By punctuating the limits of language through the medium of nonsensical speech, over the last two years, Mithu Sen’s practice has consciously entrenched itself within the realm of the performative. For her artistic project at the second Dhaka Art Summit in 2014, Sen chose to remind the art world of her poetic predisposition, marrying this impulse to her penchant for producing site-specific art. Her Batil-Kobitaoli [Poems Declined] was a multi-media installation, the result of her research, collection and reading of unpublished or rejected poems by aspiring Bangladeshi poets. Sen created painted works out of typographical marks made on the manuscripts in question, elevating the mistake into a grand, abstract gesture, thus re-inscribing into public discourse the linguistic efforts of identity-less poets, whose careers were thwarted because they couldn’t transcend institutional barriers.
A precedent for this work was her contribution to the exhibition, Word. Sound. Power (2013), co-hosted by Tate, London, and KHOJ, Delhi, Sen produced an installation titled I am a Poet, where she, once again, subverted the domain of institutionalised language and ‘meaning making’ by allowing readers to evolve their own nonsensical interpretation of computer-generated gibberish. ‘Not bound by rules of grammar, diction, vocabulary, and syntax, these poems suggest another medium of understanding,’ she wrote. ‘No one but you speaks this language. It is yours to read, to decipher, to interpret, and to understand.’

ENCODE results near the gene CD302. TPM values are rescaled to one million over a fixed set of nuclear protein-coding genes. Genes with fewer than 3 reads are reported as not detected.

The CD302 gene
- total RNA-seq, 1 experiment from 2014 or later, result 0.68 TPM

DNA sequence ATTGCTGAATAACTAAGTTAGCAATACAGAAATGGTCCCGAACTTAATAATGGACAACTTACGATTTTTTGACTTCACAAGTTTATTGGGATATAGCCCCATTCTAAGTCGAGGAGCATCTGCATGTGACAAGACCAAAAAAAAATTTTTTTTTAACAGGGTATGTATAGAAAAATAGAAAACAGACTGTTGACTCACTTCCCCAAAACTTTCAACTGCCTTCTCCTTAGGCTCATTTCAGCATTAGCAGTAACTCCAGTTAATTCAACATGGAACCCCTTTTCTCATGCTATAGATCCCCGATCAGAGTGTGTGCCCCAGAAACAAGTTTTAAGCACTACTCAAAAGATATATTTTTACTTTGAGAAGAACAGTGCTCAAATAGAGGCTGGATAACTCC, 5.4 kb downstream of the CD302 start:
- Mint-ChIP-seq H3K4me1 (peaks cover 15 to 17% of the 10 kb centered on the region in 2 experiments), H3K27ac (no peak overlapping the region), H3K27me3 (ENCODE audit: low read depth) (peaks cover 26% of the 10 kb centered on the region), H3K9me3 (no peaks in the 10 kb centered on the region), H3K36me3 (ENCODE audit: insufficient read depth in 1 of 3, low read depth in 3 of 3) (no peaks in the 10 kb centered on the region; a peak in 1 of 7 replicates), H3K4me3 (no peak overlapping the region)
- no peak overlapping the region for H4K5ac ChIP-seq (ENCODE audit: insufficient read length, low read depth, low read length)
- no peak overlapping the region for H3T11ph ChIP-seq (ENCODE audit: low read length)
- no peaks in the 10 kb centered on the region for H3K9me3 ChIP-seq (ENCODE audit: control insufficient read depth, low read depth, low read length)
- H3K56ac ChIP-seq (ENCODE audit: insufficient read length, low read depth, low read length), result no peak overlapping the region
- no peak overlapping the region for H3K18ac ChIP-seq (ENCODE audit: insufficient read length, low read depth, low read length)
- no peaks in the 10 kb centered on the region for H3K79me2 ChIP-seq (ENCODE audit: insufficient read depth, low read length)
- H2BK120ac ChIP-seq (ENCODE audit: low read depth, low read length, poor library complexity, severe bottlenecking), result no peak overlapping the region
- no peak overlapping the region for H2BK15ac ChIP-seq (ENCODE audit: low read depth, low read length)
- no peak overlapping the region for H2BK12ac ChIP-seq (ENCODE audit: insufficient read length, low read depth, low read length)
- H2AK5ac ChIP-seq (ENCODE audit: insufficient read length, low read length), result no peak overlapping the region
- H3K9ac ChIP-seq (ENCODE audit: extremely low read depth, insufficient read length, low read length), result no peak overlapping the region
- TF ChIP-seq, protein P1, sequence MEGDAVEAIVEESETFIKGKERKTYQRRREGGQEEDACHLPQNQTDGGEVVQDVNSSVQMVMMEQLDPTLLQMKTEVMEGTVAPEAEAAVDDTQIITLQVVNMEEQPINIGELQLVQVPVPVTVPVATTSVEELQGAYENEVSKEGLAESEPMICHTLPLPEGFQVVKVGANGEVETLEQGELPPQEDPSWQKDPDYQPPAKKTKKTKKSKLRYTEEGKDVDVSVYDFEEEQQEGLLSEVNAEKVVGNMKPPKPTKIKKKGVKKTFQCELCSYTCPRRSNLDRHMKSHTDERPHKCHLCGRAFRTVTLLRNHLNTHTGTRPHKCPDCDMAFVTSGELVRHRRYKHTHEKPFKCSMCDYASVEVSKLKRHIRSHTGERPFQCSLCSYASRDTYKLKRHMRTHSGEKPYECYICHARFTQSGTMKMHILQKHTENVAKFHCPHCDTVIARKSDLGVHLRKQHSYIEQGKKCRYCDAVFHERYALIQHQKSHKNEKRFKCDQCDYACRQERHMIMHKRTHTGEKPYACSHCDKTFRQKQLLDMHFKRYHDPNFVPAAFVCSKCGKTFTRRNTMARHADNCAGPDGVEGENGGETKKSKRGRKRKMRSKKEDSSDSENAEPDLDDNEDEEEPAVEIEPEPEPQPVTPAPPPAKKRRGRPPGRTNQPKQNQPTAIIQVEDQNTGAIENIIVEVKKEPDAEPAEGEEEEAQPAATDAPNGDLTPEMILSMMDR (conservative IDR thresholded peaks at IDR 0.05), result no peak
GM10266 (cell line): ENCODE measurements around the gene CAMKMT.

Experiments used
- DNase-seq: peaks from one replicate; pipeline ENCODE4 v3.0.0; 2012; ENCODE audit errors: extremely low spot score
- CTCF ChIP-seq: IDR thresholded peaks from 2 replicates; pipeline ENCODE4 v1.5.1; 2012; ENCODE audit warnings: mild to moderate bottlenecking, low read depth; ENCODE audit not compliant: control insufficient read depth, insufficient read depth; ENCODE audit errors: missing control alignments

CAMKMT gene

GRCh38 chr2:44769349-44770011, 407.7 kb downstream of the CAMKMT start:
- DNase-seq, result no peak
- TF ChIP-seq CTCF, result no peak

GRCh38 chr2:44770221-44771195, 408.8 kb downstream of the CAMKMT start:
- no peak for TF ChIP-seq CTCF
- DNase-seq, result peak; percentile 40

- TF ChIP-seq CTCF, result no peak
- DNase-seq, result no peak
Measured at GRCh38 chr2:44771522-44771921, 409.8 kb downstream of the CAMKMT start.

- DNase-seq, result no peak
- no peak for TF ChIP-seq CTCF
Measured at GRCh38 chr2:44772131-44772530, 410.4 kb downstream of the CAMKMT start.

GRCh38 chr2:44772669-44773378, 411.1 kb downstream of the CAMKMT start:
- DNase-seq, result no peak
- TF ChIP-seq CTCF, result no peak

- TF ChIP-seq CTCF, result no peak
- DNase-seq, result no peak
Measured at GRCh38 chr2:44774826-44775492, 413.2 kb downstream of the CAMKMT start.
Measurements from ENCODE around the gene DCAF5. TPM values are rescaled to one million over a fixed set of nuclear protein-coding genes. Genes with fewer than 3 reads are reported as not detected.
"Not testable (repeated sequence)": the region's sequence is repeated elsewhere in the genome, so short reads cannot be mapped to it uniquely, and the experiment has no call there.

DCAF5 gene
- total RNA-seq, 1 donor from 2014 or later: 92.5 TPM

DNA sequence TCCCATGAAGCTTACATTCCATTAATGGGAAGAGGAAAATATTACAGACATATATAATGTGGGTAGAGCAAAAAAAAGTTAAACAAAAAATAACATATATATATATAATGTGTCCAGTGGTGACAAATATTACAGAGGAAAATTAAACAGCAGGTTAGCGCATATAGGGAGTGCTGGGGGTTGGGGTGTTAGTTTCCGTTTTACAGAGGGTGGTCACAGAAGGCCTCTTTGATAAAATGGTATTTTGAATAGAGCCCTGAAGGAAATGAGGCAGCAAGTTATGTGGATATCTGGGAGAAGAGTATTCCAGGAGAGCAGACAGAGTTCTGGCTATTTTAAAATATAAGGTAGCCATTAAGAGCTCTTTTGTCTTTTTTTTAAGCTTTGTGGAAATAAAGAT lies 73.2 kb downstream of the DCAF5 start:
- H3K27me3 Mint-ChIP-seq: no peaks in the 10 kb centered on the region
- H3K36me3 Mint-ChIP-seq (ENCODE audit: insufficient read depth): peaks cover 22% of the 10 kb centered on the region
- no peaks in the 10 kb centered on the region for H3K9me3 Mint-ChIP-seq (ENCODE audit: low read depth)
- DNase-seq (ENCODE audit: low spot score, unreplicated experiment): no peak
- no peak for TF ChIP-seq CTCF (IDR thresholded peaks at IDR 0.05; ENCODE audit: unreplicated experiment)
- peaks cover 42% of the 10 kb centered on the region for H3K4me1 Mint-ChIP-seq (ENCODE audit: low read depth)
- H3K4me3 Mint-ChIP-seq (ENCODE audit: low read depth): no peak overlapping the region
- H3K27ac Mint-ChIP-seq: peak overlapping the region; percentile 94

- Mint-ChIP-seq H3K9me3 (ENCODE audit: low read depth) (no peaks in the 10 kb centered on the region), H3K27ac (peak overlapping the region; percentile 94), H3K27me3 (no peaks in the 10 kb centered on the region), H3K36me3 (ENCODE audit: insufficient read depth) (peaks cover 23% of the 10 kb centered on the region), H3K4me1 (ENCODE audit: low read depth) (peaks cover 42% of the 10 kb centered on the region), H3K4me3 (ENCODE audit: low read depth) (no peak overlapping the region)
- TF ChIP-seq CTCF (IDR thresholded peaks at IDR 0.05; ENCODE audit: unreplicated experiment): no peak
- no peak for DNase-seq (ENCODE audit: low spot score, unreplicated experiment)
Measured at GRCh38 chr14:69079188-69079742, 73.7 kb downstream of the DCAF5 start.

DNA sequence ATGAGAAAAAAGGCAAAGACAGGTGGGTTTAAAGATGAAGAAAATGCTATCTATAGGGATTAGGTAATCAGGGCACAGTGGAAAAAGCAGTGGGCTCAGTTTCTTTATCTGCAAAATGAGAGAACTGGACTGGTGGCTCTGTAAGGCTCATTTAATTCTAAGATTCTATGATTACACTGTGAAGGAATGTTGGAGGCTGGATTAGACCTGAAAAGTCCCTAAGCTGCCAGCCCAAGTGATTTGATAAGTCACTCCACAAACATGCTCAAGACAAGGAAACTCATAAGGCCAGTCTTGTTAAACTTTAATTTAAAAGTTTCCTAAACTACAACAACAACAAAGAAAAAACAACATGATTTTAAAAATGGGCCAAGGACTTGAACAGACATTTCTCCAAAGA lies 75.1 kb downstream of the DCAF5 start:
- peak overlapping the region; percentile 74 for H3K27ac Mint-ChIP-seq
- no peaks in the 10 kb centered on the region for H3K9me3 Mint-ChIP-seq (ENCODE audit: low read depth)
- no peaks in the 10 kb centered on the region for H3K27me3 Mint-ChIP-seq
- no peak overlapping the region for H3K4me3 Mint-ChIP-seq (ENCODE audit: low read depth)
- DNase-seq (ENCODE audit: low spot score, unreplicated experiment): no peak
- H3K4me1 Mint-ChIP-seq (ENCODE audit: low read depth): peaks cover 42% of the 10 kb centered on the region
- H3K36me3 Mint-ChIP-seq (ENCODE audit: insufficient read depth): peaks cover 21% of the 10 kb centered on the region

I am a Poet
Her most recent performance, Aphasia as part of Field Meeting: Thinking Practice, at The Guggenheim, an important event in the Asia Contemporary Art Week schedule in 2016, was meant ‘to challenge the given conduct of things that conveniently pass as normal’. The film-cum-performance piece, she says, ‘made people experience the feeling of controlled power and its politics, the feeling of being dominated and suppressed by others’. Her idea was to create a language that had no barriers as a way of communicating beyond what’s comfortable while also questioning the hegemony of the English language in art discourse. Sen continued with the ‘non-language’ through the ensuing discussion sessions that engaged the moderators and other panelists who, she says, ‘Settled into responding in their own version of non-language’, at which point the event became a non-scripted performance.
Sen equates medium with life itself, especially in what she calls a ‘post medium era’, within which she sees her performance work as another dish in the expansive main course that constitutes her artistic trajectory. ‘The main course contains poetry, words, smell, drawing, sculpture, objects, graffiti, installation, photography, performance, film, home décor, friendship, teasing, provocation, phone calls, chatting, Facebooking, and even more,’ she says. ‘I live a life and want to continue in such a way, so when I will die, the legacy will continue on its own.’
Text Rosalyn D'Mello